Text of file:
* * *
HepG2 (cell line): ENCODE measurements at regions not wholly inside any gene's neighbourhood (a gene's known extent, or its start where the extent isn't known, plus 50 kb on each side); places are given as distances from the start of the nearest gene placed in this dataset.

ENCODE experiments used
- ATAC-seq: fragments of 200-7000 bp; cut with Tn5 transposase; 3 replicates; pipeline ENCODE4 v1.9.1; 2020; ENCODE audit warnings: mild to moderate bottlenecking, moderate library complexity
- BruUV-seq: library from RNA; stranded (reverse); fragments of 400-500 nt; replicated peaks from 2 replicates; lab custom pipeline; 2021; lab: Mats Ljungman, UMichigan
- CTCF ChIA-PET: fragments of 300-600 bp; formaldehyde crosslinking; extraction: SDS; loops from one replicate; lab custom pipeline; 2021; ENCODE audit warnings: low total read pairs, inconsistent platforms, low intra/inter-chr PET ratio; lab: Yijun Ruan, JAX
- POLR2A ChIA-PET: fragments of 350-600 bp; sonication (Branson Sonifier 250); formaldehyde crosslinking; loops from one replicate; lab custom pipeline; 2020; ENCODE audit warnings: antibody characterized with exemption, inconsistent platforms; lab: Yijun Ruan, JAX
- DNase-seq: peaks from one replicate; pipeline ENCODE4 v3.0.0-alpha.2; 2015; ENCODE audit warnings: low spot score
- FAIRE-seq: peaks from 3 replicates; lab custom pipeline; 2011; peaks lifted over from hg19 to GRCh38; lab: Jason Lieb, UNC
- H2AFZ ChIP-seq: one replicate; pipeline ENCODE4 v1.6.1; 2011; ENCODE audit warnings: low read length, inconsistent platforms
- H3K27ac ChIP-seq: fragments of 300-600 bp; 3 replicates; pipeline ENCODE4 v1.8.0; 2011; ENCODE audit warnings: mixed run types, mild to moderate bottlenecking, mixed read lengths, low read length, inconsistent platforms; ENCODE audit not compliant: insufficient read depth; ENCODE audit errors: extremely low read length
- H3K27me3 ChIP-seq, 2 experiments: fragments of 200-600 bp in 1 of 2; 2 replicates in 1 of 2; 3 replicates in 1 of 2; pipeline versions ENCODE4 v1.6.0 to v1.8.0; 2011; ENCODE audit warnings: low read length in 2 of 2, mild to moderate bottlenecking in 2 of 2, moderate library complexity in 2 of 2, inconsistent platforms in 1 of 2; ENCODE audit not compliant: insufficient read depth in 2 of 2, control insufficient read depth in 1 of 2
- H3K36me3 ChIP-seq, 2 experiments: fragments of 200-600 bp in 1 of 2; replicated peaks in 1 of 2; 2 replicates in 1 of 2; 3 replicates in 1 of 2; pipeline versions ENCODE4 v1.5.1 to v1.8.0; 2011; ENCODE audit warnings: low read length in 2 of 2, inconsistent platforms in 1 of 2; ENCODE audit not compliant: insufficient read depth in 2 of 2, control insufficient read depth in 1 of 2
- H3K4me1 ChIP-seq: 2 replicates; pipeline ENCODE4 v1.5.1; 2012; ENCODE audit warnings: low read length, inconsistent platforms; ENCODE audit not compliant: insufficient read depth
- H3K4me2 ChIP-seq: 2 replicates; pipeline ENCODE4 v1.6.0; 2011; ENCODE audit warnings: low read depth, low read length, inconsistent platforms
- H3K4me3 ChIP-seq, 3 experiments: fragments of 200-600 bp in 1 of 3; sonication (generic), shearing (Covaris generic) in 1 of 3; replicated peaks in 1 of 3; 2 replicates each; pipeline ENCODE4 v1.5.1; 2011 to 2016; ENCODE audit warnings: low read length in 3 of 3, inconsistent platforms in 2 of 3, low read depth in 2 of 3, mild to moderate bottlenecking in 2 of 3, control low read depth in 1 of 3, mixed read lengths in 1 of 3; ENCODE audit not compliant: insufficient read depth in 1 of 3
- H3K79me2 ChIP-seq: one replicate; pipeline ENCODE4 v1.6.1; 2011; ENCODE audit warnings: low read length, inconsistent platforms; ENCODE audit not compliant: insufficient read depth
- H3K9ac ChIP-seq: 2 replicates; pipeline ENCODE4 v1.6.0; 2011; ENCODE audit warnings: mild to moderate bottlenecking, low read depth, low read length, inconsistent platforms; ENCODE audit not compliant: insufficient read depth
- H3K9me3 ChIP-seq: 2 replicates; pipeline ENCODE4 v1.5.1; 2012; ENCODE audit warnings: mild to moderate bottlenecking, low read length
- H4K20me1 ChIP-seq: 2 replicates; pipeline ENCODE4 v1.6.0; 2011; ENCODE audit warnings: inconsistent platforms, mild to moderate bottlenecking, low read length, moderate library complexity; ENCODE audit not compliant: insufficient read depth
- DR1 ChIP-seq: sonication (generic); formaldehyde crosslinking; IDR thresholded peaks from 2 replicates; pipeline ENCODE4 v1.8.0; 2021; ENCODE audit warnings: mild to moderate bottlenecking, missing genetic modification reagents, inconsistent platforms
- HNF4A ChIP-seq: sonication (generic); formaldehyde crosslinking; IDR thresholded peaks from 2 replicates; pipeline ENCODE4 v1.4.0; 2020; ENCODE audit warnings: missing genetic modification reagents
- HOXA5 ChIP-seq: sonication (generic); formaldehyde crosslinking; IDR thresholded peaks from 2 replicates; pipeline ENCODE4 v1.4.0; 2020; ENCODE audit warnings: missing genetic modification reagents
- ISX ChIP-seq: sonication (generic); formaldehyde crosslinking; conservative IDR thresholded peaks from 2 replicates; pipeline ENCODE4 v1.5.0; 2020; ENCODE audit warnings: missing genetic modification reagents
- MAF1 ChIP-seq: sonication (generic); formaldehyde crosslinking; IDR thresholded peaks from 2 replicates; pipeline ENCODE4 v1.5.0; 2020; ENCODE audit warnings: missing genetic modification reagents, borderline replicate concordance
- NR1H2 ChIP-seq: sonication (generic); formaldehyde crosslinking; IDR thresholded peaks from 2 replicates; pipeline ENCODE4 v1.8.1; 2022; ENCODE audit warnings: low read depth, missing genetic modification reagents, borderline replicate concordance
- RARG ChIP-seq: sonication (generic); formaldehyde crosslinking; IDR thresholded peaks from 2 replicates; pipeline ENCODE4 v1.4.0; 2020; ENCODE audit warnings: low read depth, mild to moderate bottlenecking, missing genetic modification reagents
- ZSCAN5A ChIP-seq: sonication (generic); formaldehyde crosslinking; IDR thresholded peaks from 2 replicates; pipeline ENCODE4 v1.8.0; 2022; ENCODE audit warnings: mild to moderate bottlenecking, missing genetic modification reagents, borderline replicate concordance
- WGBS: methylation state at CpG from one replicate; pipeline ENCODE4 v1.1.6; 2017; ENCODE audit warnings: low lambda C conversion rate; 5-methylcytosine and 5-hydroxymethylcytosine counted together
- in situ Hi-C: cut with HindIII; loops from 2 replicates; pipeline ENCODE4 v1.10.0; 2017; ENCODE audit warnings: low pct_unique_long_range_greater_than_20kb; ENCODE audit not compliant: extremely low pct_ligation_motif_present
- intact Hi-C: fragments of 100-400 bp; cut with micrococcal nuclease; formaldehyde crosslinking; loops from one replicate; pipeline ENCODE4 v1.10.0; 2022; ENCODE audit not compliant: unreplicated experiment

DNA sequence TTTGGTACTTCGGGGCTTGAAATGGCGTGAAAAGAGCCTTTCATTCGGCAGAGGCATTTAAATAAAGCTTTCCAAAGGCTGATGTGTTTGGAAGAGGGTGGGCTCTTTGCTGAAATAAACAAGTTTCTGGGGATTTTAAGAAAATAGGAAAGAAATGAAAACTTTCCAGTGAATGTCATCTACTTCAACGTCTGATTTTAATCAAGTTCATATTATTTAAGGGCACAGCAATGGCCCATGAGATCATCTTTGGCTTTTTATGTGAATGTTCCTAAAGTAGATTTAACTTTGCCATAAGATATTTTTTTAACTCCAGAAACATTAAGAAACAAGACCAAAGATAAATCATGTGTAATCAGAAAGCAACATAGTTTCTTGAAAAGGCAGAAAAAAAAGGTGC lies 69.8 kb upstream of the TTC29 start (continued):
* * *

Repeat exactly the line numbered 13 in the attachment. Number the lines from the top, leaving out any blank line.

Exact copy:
- H3K4me1 ChIP-seq: 2 replicates; pipeline ENCODE4 v1.5.1; 2012; ENCODE audit warnings: low read length, inconsistent platforms; ENCODE audit not compliant: insufficient read depth